Frugal Friday 10

First…I almost always think that the “truth” lies between extreme positions. However, I must acknowledge that another axiom I hold dear, no thought/behavioral paradigm is always appropriate, is why I must use the qualifier “almost.”


In the state in which we live car dealerships are only open for service. In my almost daily scan of available cars I have noticed that more dealers are offering walk-around videos of the cars and home delivery. Could this lead to a permanent change in the automotive marketplace? Does this mean a company like Carvana is well-positioned to become a dominant force?

I have to admit that I am not dealing with this coronavirus situation well and, as such, am kind of lost in terms of generating content for Disaffected Musings. Having a stand-by like Frugal Friday is only helpful to a point.

I don’t know if they’re still doing this feature, but Hemmings has run a $5,000 Challenge, looking at cars that are listed for no more than $5,000 and then asking readers to comment and/or to pick a favorite. I will use the Hemmings idea, but modify it so that the cars are listed for between $9,000 and $11,000. Oh, all of these cars are also from 1961 to 1965.

How about this car?



From this Hemmings ad a picture of a 1961 Metropolitan listed at $9,900. I know many car enthusiasts would call this a Nash Metropolitan, but I am a stickler and the Nash make ended with the 1957 model year. In 1961 the car was an American Motors product.

OK, I admit it; I think these cars are adorable. The Metropolitan was the first car designed by a US car company for sale primarily in North America that was built elsewhere, in this case in Britain. This example has just 43,083 miles and looks good in the photos.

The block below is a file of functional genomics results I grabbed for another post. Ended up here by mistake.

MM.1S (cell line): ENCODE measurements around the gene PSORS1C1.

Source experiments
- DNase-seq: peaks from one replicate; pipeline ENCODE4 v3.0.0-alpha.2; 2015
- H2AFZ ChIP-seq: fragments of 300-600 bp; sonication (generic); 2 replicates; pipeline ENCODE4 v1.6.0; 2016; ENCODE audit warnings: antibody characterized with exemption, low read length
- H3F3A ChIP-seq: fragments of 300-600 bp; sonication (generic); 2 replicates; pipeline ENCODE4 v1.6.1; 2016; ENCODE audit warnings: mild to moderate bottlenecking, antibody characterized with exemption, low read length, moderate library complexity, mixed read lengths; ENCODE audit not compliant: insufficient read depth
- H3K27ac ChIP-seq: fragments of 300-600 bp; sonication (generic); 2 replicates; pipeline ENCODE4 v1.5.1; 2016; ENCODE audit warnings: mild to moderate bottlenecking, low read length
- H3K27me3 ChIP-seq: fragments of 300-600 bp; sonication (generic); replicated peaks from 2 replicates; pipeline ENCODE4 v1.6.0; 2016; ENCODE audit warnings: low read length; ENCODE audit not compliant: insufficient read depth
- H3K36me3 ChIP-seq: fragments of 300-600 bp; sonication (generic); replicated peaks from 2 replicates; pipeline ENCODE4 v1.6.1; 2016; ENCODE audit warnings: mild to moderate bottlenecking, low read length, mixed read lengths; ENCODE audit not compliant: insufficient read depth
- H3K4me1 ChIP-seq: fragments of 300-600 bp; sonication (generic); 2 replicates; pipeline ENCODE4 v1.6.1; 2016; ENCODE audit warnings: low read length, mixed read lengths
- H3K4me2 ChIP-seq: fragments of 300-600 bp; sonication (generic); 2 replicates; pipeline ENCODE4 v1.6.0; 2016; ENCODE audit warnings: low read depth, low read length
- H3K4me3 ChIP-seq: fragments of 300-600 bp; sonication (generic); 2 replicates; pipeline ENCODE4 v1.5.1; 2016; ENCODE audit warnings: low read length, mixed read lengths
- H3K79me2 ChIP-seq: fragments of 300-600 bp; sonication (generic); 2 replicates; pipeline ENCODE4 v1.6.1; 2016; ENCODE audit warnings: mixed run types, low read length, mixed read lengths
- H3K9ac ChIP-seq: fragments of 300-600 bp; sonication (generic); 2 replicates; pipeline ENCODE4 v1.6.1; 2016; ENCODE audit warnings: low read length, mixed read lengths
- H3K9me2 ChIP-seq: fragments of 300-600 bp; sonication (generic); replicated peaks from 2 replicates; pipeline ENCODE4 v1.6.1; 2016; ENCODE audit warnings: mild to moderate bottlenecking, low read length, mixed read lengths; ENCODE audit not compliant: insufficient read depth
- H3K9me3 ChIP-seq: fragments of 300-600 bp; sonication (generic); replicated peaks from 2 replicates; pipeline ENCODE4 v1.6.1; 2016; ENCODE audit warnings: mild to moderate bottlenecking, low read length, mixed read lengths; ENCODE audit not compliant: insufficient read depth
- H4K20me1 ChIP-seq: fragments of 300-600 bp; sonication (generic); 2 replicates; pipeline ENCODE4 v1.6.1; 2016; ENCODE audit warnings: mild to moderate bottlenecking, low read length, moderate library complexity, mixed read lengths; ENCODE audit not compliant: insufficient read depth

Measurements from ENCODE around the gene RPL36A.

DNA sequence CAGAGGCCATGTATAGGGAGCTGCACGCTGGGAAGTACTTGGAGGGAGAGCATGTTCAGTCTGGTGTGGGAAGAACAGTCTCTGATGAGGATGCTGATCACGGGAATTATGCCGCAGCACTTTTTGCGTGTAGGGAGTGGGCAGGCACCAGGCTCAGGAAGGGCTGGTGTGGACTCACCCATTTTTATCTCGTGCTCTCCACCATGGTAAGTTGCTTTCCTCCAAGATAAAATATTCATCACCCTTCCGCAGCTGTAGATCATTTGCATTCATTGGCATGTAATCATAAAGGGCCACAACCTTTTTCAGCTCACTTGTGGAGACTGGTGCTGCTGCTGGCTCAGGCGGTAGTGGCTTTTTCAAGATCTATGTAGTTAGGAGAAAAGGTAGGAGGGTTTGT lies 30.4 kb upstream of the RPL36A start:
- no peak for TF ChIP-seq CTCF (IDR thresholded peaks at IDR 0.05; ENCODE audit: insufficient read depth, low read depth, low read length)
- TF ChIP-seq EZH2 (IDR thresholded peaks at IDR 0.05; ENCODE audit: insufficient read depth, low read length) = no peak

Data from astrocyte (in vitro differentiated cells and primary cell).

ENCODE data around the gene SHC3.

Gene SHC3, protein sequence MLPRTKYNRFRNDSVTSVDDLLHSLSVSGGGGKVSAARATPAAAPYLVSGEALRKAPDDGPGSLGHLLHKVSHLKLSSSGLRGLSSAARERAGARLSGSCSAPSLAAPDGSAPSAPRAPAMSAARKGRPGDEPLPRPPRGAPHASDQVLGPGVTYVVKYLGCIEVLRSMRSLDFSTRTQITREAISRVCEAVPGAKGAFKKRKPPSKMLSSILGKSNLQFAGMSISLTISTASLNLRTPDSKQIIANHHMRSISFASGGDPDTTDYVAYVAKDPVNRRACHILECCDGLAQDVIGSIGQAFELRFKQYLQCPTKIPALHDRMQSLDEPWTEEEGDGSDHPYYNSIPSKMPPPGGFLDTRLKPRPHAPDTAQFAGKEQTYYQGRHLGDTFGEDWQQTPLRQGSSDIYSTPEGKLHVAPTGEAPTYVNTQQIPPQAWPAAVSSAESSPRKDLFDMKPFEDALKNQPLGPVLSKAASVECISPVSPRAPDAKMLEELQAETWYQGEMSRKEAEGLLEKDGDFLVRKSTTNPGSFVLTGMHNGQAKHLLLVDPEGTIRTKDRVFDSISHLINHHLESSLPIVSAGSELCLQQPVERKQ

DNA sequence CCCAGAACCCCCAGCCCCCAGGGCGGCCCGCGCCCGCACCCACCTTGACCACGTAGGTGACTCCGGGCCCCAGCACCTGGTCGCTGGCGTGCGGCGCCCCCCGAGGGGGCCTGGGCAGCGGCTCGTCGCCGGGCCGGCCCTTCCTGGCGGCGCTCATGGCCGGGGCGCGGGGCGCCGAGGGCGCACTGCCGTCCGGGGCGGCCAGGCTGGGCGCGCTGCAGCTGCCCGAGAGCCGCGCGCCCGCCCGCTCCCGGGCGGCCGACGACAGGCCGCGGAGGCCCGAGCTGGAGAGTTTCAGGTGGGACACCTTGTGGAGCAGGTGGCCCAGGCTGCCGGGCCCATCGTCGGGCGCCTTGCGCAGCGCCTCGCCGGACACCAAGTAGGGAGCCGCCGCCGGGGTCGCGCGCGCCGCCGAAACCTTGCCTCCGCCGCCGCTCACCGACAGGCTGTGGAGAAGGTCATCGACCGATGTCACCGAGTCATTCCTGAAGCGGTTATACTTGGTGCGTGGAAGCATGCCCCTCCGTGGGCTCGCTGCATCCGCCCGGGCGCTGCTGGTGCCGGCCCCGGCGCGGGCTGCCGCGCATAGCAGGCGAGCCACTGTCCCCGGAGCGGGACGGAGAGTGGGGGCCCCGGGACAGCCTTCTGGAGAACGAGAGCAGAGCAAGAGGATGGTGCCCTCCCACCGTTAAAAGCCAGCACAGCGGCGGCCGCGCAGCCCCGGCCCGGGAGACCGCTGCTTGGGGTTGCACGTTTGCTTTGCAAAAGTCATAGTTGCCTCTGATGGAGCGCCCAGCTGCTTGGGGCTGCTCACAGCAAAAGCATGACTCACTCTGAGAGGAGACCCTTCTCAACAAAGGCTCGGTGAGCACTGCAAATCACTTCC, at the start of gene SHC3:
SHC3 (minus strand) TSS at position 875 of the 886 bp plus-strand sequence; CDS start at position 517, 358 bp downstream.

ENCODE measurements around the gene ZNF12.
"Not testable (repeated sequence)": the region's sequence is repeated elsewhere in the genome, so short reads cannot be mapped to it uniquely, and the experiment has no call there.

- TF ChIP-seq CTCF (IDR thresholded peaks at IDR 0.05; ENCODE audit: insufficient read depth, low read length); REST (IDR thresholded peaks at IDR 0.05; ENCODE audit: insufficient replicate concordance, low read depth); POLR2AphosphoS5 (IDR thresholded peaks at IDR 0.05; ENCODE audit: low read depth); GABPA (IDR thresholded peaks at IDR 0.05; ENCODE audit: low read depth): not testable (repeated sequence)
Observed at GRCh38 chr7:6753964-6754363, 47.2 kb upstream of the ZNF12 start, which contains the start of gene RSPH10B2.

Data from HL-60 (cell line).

How about this one?



From Hemmings a picture of a 1963 Buick Skylark with what is believed to be just 47,000 miles. Of course, that qualifier gets the seller off the hook. The asking price is $10,000.

This car has the original 215 cubic-inch aluminum V-8 engine that, when new, produced 200 HP and 240 LB-FT of torque. These cars were not heavy at about 2,800 pounds. Buick produced 32,109 of these for 1963.

Buick, Oldsmobile and Pontiac all used the novel aluminum engine in the early 1960s, but ceased after the 1963 model year. The engine was then licensed (or sold, can’t find the answer definitively) to Rover of Great Britain who used the basic architecture into the 1990s.

OK, one more:



Also from Hemmings (and from Country Classic Cars) is a 1965 Ford Galaxie 2-door hardtop. This ad copy is sparse: “…new tires and wheels and paint on good body, good orig int, bucket seats, console v8, 4 speed, runs and drives good.” The asking price is $10,950. The odometer reads 89,376 miles. Ford used four different V-8 engines for model year 1965 so without looking at the VIN and/or having a Ford guy interpret the engine bay photos, I can’t tell you what motor is in this car.

My ever-present quest, no matter how active, for a Z06 companion that can serve as a stylish grocery car is probably why I focused on cars of this vintage. So, do any of these appeal to you? I would very much like to read your thoughts. Thanks.








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4 thoughts on “Frugal Friday 10

  1. You had me at Galaxie…the pictures on Classics web site show a small block Ford engine. Originally should have been a 289ci if it is the original engine, with a 4 speed manual, probably a fairly rare car optioned this way.

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  2. Among the 3, I’d lean to the Galaxie… although this one makes me a little sad. I could live with the small block, if it was original. Growing up with the 390, I’d prefer that FE engine. The part that makes me sad is the custom work. To each their own, but I’ve never been a fan of this trend to monochroming or blacking out brightwork on old cars. Still they were nice cars.

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    1. Good to hear from you, markcars2014. That’s two votes for the Galaxie and zero for the other cars.

      I also don’t like blacking out brightwork. In the same vein, I don’t like black wheels.

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